The Uses of Computational Argumentation: Papers from the AAAI Fall Symposium
Trevor Bench-Capon, Simon Parsons, and Henry Prakken, Cochairs
Argumentation is a form of reasoning in which explicit attention is paid to the reasons for the conclusions that are drawn and how conflicts between reasons are resolved. Explicit consideration of the support for conclusions provides a mechanism, for example, to handle inconsistent and uncertain information. Argumentation has been studied both at the logical level, as a way of modelling defeasible inference, and at the dialogical level, as a form of agent interaction. Argumentation has long been studied in disciplines such as philosophy, and one can find approaches in computer science from the 1970s onwards that clearly owe something to the notion of an argument. Work on computational argumentation, where arguments are explicitly constructed and compared as a means of solving problems on a computer, first started appearing in the second half of the 1980s, and argumentation is now well established as an important sub-field within artificial intelligence.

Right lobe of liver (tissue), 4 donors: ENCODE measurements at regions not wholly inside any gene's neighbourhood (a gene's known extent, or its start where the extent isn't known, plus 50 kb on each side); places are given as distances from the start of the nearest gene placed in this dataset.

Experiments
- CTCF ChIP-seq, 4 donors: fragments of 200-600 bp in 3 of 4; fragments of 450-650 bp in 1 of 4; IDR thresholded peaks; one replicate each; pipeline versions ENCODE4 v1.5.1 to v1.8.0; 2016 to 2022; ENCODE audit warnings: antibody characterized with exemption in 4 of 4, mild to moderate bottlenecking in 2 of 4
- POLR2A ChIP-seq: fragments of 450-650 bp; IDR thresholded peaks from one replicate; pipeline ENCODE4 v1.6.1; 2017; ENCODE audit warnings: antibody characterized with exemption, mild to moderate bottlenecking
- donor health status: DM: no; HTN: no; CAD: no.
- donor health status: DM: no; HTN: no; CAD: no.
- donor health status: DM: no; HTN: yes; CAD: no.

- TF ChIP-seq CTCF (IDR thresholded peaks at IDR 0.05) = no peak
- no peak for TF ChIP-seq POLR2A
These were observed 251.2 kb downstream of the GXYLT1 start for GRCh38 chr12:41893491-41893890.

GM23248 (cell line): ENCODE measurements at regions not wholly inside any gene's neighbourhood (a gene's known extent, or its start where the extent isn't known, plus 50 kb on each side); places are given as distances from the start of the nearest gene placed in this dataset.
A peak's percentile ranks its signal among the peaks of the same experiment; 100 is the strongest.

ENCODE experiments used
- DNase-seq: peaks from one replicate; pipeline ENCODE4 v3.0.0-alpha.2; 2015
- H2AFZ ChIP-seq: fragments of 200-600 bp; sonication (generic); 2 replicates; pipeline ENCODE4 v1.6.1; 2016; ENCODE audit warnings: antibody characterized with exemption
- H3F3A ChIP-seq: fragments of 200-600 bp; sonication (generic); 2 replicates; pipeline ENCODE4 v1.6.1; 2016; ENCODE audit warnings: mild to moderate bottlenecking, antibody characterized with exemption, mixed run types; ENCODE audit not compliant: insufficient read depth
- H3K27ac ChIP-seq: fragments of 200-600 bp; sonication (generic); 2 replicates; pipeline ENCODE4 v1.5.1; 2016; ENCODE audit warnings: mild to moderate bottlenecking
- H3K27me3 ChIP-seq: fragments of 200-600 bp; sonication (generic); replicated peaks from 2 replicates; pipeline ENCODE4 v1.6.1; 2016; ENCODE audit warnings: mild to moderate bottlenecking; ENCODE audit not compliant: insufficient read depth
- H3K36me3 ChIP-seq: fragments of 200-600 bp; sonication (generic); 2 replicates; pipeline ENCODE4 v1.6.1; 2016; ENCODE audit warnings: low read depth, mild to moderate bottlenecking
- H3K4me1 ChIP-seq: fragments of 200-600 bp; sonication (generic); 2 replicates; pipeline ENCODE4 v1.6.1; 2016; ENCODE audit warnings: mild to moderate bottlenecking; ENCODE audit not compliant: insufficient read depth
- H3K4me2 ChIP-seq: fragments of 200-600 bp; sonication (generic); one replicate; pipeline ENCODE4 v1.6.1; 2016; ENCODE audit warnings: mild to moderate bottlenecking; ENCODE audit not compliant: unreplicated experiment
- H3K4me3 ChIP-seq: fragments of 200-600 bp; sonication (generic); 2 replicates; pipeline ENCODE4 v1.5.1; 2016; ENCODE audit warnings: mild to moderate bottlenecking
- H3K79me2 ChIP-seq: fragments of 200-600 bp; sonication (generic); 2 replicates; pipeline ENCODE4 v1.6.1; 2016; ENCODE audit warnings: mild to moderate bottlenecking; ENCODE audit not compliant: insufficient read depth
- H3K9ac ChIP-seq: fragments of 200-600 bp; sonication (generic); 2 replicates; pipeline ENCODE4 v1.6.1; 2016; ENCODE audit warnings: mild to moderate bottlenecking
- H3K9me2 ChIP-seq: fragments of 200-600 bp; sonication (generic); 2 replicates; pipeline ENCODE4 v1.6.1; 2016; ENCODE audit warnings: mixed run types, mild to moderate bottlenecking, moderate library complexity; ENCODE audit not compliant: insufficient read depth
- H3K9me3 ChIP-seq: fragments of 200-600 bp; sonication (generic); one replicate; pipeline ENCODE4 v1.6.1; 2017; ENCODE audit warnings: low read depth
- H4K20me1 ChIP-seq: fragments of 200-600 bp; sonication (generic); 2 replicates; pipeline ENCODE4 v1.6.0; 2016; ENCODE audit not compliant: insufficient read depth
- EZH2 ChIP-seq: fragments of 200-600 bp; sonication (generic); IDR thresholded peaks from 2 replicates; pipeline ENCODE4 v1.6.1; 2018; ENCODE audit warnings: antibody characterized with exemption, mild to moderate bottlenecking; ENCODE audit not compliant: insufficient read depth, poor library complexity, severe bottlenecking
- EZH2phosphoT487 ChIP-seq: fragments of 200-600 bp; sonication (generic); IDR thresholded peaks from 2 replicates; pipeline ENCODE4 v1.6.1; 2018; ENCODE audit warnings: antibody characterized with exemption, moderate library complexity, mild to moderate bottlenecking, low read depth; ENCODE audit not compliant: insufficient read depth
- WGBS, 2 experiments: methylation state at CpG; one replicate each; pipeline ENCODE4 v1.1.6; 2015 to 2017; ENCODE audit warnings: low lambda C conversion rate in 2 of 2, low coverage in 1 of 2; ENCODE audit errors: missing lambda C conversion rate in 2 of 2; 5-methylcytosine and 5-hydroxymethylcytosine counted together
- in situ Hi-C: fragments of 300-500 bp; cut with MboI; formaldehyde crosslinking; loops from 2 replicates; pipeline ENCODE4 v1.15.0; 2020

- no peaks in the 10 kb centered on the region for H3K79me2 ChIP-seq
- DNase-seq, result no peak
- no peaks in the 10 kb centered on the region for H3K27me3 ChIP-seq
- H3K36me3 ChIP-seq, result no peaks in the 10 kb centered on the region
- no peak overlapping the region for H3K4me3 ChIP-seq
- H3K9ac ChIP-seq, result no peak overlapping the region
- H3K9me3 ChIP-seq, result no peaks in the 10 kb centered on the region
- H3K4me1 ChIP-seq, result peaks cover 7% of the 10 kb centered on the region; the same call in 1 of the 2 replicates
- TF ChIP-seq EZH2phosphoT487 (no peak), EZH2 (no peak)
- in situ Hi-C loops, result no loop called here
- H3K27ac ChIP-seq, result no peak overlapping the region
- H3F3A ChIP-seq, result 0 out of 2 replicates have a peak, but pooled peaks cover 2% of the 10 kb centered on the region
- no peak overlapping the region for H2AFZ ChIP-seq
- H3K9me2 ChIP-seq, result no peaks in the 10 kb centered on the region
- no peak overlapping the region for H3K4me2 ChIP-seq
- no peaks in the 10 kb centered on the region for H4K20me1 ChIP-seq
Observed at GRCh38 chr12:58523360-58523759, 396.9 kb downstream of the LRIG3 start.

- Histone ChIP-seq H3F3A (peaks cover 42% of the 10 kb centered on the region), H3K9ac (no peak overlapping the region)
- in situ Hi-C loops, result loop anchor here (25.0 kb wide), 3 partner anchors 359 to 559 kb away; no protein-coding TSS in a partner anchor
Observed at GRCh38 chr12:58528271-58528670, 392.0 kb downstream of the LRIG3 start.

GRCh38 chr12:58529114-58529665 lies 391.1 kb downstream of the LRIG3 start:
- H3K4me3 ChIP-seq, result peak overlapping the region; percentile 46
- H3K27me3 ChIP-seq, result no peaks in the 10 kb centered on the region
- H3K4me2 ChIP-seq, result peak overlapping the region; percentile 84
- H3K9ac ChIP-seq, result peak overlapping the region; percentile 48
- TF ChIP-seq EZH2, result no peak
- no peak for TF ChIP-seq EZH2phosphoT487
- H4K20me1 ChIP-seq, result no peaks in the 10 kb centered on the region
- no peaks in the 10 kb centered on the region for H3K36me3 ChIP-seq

There is now a good understanding of the basic requirements of argumentation systems, and there are several theoretical models that have been widely studied by researchers. There are one or two robust implementations, and the first software systems built around argumentation are beginning to appear. This, therefore, is an appropriate time to consider what these models and implementations might be used for. This symposium provided a forum for wide-ranging discussion of the possible applications of techniques from computational argumentation. It gave special focus to strongly innovative ideas, ideas that could engage current researchers in the area and could inspire others to become researchers in the area.